FC-20 M-MRCA Emerges
The FC-20 will be able to carry 4.5 tonnes of weapons payload, and will come equipped with 11 hardpoints for carrying a wide range of air combat missiles (both within-visual-range and beyond-visual-range) and PGMs. The FC-20’s performance parameters include a maximum combat radius of 2,540km (1,370nm) in a hi-lo-hi mission profile, or of 1,310km (710nm) in a lo-lo-lo mission profile when carrying a 1,810kg (4,000lb) weapons payload.
The M-MRCA will have an empty weight of 9,750kg, maximum takeoff weight of 19,277kg, internal fuel capacity of 4,500kg, maximum speed of Mach 2 at high altitude and Mach 1.2 at sea level, takeoff run of 500 metres, combat radius of 1,100km, and a service ceiling of 18,000 metres. The FC-20 has a wingspan of 8.78 metres, overall length of 14.57 metres, height of 4.78 metres, and a gross wing area of 33.1 square metres. The airframe features high-quality welding, but is overwhelmingly of metallic construction, with composites accounting for only 12% of the fuselage area. CAC and its affiliated 611 Institute are now preparing to roll-out a tandem-seat deep interdictor variant of the FC-20, which, like the single-seater, will be equipped with a laser target acquisition/designation pod, laser-/GPS-guided PGMs, as well as PL-9C within-visual-range and PL-12 beyond-visual-range air combat missiles built by the Luoyang Opto-Electro Technology Development Centre. Design of this variant of the FC-20 is derived from the J-10B operational conversion trainer that made its maiden flight on December 26, 2003.
The FC-20’s tandem-seat variant will feature a stretched forward fuselage and a single-piece bubble canopy. Its dorsal spine will be enlarged to accommodate those avionics displaced by the rear cockpit. The PAF is widely expected to equip its FC-20s with the SELEX Galileo-built X-band Vixen 500E airborne active phased-array fire-control radar.
The glass cockpit avionics suite will includes a wide-angle holographic HUD with up-front control panel and a video camera, twin monochrome AMLCD-based multifunction displays, a single colour AMLCD head-down display, infra-red sensors for a helmet-mounted sight, hands-on-throttle-and-stick (HOTAS) controls, ring-laser-gyro-based inertial navigation system, air data computer, ARW-9101A radar warning receiver, Type 634 digital quadruplex fly-by-wire flight control system using a MIL-STD-1553B digital data bus, and a digital fuel management system and stores management system.
The FC-20’s compound delta-wing configuration will offer two important aerodynamic qualities. The swept leading edge of the wing will stay ahead of the shock-wave generated by the FC-20’s nose during supersonic flight, thus making the compound delta-wing a very efficient aerodynamic wing shape for supersonic flight. The leading edge of compound delta-wing will also generate a massive vortex that will attach itself to the upper surface of the wing during high angle-of-attack (AoA) manoeuvres, resulting in very high stall points.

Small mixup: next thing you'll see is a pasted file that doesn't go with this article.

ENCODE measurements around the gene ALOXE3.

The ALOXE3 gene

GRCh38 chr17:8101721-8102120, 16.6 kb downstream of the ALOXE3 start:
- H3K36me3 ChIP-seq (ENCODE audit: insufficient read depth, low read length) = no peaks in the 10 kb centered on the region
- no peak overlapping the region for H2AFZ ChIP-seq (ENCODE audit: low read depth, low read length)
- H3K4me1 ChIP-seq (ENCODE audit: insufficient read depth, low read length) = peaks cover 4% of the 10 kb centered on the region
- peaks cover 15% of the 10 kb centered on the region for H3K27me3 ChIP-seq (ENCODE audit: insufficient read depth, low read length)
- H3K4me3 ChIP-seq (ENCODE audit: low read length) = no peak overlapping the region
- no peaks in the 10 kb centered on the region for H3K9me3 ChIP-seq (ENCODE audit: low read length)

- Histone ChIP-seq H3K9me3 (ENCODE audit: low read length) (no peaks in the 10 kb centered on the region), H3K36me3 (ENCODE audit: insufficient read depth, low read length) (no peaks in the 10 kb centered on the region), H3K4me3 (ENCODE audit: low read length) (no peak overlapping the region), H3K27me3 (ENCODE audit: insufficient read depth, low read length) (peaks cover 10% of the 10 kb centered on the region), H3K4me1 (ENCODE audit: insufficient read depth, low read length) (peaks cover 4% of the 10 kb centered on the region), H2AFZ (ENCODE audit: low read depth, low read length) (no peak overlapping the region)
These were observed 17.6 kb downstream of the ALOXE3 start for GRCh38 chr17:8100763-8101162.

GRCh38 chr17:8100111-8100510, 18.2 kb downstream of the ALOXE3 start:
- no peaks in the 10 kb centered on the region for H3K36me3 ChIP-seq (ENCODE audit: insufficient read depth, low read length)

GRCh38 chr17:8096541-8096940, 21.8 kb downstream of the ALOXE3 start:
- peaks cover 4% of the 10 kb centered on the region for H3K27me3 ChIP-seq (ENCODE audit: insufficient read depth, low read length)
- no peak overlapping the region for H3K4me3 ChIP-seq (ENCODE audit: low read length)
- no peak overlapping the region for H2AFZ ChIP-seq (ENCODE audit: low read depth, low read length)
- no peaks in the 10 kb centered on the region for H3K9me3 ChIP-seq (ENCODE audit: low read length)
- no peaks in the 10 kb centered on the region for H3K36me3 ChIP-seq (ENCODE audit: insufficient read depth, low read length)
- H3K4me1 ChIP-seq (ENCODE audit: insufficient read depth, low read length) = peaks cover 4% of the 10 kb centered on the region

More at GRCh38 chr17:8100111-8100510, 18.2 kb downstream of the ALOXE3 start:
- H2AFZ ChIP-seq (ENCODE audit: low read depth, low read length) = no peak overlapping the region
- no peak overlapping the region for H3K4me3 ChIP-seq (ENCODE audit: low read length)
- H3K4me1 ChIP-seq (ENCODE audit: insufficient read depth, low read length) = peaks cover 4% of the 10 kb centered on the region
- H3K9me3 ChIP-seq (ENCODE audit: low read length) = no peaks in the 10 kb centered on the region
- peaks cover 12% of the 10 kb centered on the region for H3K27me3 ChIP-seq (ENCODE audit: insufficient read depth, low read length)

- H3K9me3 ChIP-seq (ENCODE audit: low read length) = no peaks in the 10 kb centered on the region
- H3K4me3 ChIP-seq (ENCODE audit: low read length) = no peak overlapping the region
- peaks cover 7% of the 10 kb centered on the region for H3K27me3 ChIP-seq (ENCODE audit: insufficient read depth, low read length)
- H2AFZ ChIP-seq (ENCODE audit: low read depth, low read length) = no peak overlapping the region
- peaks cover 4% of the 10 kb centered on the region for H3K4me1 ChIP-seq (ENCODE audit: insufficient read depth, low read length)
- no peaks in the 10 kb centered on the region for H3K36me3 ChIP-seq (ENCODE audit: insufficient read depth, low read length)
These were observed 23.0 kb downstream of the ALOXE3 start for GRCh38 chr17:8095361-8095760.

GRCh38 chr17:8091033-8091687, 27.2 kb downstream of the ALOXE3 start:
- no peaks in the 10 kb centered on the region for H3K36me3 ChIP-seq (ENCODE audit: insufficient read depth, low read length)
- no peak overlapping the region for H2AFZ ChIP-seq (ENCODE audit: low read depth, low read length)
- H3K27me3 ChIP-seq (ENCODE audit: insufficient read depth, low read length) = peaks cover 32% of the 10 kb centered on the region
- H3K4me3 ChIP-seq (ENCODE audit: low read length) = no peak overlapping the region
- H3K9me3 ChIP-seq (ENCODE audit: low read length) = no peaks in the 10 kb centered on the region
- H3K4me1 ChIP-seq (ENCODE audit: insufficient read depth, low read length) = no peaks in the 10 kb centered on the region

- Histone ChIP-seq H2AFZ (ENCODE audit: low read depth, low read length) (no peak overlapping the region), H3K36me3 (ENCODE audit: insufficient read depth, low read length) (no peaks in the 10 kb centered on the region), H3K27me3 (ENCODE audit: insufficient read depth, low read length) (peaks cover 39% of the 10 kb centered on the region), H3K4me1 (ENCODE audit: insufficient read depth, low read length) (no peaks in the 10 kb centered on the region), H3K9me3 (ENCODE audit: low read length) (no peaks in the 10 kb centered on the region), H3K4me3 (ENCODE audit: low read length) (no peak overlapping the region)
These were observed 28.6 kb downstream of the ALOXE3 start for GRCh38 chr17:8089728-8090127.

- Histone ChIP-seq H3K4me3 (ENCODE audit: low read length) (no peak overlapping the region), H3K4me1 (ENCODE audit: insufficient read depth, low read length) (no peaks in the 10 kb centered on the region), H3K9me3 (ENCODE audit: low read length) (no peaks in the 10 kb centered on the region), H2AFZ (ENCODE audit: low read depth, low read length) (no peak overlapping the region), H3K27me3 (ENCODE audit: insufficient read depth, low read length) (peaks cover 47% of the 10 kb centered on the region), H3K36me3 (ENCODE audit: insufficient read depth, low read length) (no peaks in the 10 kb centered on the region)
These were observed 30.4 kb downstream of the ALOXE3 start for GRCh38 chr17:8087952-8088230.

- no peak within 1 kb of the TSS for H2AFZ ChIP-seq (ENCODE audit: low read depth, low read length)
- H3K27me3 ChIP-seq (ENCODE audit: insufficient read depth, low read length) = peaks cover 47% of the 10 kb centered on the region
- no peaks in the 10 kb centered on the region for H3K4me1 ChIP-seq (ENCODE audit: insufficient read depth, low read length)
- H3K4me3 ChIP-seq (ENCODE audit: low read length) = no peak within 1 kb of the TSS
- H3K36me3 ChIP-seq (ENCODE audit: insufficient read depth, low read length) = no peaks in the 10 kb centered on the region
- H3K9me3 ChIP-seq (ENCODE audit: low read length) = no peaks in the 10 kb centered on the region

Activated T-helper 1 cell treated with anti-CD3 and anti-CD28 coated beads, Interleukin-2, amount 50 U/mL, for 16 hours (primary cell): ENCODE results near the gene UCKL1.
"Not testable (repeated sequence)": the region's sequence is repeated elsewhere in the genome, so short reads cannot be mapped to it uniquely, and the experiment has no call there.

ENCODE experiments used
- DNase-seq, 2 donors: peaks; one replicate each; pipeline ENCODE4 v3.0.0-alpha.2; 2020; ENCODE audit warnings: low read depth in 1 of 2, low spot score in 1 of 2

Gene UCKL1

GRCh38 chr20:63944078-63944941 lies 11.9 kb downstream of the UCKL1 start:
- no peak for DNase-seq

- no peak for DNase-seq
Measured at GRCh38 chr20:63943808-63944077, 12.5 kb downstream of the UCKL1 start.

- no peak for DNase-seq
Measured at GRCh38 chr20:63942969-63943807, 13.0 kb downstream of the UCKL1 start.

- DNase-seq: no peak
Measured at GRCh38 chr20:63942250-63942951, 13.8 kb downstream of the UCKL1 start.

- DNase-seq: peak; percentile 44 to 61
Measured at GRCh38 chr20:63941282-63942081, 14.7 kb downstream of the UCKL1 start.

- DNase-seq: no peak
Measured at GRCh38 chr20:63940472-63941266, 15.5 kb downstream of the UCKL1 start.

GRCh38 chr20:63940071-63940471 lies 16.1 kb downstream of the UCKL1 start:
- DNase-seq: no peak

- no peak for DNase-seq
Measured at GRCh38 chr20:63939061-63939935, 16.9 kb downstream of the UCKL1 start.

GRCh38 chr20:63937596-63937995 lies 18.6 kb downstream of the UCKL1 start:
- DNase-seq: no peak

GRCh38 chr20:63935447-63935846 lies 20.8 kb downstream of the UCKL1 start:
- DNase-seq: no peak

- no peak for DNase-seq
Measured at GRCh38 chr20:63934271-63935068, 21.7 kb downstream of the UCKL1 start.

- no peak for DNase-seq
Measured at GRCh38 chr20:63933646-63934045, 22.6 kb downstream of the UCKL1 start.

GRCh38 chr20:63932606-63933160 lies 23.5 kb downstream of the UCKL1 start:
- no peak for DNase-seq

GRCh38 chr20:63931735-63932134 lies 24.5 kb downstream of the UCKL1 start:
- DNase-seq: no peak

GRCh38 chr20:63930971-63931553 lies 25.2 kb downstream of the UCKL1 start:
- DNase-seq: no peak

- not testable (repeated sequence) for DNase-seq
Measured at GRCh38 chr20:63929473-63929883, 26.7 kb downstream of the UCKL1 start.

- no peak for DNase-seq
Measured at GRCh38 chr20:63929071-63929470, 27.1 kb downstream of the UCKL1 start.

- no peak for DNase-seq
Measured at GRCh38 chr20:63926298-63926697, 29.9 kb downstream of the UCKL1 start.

The FC-20’s leading edge extensions at the root of the leading edge of the main wings will remain out of airflow in cruise flight and will be used during high AoA manoeuvres to generate a high-speed vortex that will stay attached to the top of the main wing. This in turn will maintain a low-pressure zone over the upper surface of the wing, generating lift beyond what would have been the stall point for a single delta-wing. The compound delta-wing has another quality significant for the FC-20: this wing profile offers increased survivability by having increased structural and airflow stability.
The FC-20’s twin canard surfaces, unlike a conventional tailplane which they have replaced, will generate positive lift. During high AoA manoeuvres the canard surfaces will stall first. This will cause the nose of the aircraft to pitch down and prevent the main wing from stalling—a valuable feature for a combat aircraft. At the same time, however, the canard surfaces will create a downwash which will degrade the main wing’s performance. Canards will also make it very difficult to apply flaps: normally, extending flaps causes a downward movement of the nose, which is compensated by the tailplane. However, in the FC-20’s case, there is no tailplane and therefore there is nothing required to compensate for the effect of the flaps.
PGMs to be carried by the FC-20 will include China National Precision Machinery Import-Export Corp’s (CPMIEC) C-704 anti-ship cruise missile with 35km range, the C-802KD air-launched anti-ship cruise missile with 120km range, YJ-91 supersonic anti-ship cruise missile with 70km range and the YJ-98 supersonic anti-radiation missile with 200km range, 500kg FT-1 GPS-guided bomb, 250kg FT-3 GPS-guided bomb, and the LS-6 500kg bomb that is fitted with glide kit comprising twin pop-out wings. The LS-6 has a range of 40km when launched from an altitude of 30,000 feet.
Yet another air-launched PGM that will be carried by the FC-20 is the 500kg LT-2 laser-guided bomb, currently operational with the PLA Navy’s JH-7As and the PLAAF’s Q-5M tactical strike aircraft. Laser target acquisition-cum-designation for this bomb will be provided by a pod developed and built by CLETRI. The LT-2 is essentially a licence-built KAB-500L laser-guided bomb that has a nominal weight of 500kg (1,102lb), and comes fitted with a semi-active laser seeker and guidance fins, turning it into a guided, unpowered glide bomb.
Source : Tempur